Cleaning up rail power
A British solar power company is developing a technology that could use solar energy to power the UK’s railways and thus be key for cleaning up rail power.
While such innovations will be vital in supporting the Government’s targets for greener rail transportation, here, Joshua Piccaver, electrical design engineer at power resistor manufacturer, Cressall, investigates why existing power technologies — like regenerative breaking — shouldn’t be overlooked.
According to data published by the UK Government’s Department for Transport (DfT), the country’s mainline railway, which runs through the UK, produces 36.6 equivalent grams of carbon dioxide (CO2) per passenger kilometre (km).
Since the electrification process began in the mid-19th century, it has undoubtedly made our rail network greener — but there’s plenty of room for improvement. The UK Government has pledged to remove all diesel trains from railways by 2040, and achieve a zero carbon network by 2050. To reach this goal, the rail network must strike a balance between sustainability and power quality.
Next stop, hydrogen
Supported by the DfT’s First of a Kind scheme, Riding Sunbeams, a British solar power manufacturer, aims to improve the rail network’s power supply with a solar installation that uses inverters to convert its direct current (DC) output to alternating current (AC).
With First of a Kind, the DfT is working with Innovate UK, the Government’s non-departmental innovation agency, to launch a competition with the aim of supporting innovation in rail and to accelerate its decarbonisation. The premise of Riding Sunbeams is simple. Solar farms could be installed next to the train tracks — on embankments, train sheds, nearby fields and industrial buildings — that could power the railway directly and provide traction power for the trains.
Riding Sunbeams is not alone in its renewable ambition, as rail passengers discovered for themselves when boarding Hydroflex, Britain’s first hydrogen-powered train.
Developed as a first-of-its-kind project by engineers at the University of Birmingham, UK, passengers onboard the Hydroflex train are accompanied by four hydrogen fuel tanks, alongside a fuel cell and two lithium batteries, in one of the train’s carriages.
The train is powered by a fuel cell, located in one of the train’s carriages that is made up of an anode, a cathode and an electrolyte membrane. Stored hydrogen passes through the anode, where it splits into electrons and protons. The electrons are then forced through a circuit that generates an electric charge, which can be stored in lithium batteries or sent directly to the train’s electric motor. The remainder of the hydrogen molecule then reacts with oxygen at the cathode to generate the process’s only waste part: water.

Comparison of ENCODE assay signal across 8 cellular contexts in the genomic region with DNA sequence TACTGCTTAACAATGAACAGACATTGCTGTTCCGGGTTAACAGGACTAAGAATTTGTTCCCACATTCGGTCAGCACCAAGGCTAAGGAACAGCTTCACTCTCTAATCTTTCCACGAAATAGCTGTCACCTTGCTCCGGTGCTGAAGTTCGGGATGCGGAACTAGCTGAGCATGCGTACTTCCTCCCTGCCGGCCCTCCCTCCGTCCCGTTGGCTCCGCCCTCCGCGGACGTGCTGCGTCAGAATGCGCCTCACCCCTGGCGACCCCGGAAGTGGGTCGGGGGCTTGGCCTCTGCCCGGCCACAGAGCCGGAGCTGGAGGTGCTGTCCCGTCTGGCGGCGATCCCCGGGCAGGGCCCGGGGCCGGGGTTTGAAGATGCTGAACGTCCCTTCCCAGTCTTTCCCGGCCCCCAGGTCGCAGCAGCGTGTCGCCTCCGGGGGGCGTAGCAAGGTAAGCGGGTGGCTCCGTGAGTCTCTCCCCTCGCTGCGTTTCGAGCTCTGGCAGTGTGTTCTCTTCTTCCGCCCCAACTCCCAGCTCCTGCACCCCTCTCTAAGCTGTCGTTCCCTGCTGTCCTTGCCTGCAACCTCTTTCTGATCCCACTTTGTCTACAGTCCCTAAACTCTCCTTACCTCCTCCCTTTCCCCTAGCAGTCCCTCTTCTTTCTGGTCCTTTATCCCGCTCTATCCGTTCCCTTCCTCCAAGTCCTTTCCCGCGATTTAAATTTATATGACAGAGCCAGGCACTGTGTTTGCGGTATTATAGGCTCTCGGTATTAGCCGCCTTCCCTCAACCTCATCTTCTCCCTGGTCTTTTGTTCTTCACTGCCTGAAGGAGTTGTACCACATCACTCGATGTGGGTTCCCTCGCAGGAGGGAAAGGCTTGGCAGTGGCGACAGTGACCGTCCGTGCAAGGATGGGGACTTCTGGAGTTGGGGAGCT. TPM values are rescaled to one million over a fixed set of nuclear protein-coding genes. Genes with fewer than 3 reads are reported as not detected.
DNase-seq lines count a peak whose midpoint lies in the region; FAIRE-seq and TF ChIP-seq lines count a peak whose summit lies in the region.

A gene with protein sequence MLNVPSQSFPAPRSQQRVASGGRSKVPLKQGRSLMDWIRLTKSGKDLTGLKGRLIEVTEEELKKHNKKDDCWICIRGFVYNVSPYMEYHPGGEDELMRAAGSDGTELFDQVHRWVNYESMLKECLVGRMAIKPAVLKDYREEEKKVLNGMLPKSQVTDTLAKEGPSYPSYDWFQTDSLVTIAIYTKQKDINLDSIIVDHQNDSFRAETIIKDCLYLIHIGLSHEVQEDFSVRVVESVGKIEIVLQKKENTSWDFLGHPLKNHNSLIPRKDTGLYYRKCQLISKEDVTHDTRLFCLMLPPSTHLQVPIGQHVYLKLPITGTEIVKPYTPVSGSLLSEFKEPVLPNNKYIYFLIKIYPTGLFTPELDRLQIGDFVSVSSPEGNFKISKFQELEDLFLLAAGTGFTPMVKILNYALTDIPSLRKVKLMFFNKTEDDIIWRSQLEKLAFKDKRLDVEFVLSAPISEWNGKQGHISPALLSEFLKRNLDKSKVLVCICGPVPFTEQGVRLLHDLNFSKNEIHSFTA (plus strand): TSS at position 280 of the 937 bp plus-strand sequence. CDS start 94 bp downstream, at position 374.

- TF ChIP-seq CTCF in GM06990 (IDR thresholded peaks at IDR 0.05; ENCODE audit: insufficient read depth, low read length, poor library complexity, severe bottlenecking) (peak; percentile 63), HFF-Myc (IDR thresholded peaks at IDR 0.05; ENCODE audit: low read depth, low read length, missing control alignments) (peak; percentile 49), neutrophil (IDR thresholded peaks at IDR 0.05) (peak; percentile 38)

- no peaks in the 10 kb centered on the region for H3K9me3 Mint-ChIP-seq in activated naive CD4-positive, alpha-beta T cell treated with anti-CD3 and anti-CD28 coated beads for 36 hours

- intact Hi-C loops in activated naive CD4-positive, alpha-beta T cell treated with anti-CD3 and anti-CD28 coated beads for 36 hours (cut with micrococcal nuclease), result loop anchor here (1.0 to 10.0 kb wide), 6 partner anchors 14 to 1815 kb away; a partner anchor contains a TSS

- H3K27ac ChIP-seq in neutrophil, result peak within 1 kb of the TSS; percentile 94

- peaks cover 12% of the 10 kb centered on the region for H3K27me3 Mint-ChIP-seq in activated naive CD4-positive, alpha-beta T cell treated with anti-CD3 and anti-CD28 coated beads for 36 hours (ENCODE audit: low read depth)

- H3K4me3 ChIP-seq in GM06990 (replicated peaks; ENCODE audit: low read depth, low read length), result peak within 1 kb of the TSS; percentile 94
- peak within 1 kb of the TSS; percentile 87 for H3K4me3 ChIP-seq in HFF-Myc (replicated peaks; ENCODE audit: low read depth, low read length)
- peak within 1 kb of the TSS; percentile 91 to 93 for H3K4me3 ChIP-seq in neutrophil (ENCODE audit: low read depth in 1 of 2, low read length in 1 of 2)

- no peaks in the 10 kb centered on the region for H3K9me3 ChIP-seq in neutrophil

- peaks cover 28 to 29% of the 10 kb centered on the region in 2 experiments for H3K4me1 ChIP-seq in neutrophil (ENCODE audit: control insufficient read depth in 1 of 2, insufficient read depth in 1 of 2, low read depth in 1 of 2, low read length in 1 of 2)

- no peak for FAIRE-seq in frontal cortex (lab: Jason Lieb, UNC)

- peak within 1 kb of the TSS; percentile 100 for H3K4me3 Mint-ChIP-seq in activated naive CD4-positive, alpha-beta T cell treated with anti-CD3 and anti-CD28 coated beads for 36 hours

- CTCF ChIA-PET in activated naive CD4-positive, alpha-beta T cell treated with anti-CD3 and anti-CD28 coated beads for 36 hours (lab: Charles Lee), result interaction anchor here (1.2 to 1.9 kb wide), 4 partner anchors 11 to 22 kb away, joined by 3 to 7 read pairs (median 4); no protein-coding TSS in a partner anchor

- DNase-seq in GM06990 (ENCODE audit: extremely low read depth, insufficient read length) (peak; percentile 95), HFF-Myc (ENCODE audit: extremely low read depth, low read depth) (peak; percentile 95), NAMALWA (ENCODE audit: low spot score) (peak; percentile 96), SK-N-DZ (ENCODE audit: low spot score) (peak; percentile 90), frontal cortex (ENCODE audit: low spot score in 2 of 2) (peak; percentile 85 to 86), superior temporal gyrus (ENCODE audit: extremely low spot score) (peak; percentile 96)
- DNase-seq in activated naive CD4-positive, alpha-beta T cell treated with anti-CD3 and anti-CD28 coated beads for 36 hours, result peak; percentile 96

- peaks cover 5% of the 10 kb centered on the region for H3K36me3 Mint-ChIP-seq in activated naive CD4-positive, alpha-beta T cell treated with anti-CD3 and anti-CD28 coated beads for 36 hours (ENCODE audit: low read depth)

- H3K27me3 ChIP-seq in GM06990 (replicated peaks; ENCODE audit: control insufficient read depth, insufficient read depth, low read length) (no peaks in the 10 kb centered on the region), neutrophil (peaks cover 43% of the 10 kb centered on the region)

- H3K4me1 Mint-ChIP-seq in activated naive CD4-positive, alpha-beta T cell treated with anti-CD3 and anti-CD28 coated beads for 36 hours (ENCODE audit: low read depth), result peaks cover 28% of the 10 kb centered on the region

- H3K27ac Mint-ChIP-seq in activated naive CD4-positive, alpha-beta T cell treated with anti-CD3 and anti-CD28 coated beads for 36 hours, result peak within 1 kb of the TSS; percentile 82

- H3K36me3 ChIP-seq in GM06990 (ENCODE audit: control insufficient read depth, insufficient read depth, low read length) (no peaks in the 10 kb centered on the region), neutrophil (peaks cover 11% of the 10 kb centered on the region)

Although water emissions sound promising, the future of hydrogen-powered trains does present some lingering environmental concerns. Currently, the most common way to produce hydrogen combines natural gases with a high-temperature steam, making it a by-product of chemical processing. So, in order for hydrogen trains to become fully-sustainable in the future, the root of their fuel source must derive from renewable energy sources.
Back in motion
While research into fuel technology offers a hopeful insight into the future of sustainable rail power, until projects like the Hydroflex are rolled out widely, it’s unlikely that commuters will be sharing their commute with a lithium battery any time soon.
The Institution of Mechanical Engineers (IMechE), the London-based independent association representing mechanical engineers and engineering, reports that 42 per cent of the UK rail network is electrified, compared with as much as 76 per cent in the Netherlands. To support the efficiency of the UK’s current electrified rails, and to aid essential further investment, operators must consider the technologies that are used to manage electric energy use.
When braking, for instance, a train’s kinetic energy cannot be stored onboard. In the case of a diesel train, this energy is dissipated as heat either by using brake discs, or from a roof-mounted rheostat that regulates the current flowing through it by changing the resistance.
However, the energy produced when stopping high-speed trains is so great that disc brakes, alone, are often unsuitable because of their very high wear rates and consequent maintenance costs. Instead, a more favourable process, known as regenerative braking, allows for the immediate reuse of electricity by other locomotives.
This electricity can be transmitted through overhead wires or an electrified third rail. Alternatively, it can be stored onboard either by using a flywheel, or the regenerated electricity can be dissipated as heat by onboard or trackside resistive brakes. Because Cressall’s expanded mesh resistors are convection cooled and therefore silent, and capable of managing high powers in a compact space, they are well-suited to safely dissipating this energy.
All metro and underground trains employ regenerative braking systems to keep their passenger carriages in motion. This ability to balance the power needed to accelerate trains, with the power needed to stop them, makes metro systems one of the most energy-efficient forms of urban mass transportation.
As the use of overground rail electrification increases, regenerative braking technology could support a huge efficiency boost. However, this process works so well because of the frequency of the rail service — so, mainline trains would need to increase in number in order to truly benefit.
Hydrogen and solar power are just two of many potential technologies that could help the Government meet its green rail targets. While such developments are key to achieving a more sustainable future, considering the power technologies that already benefit our underground networks will also be vital in bringing rail technologies up-to-speed.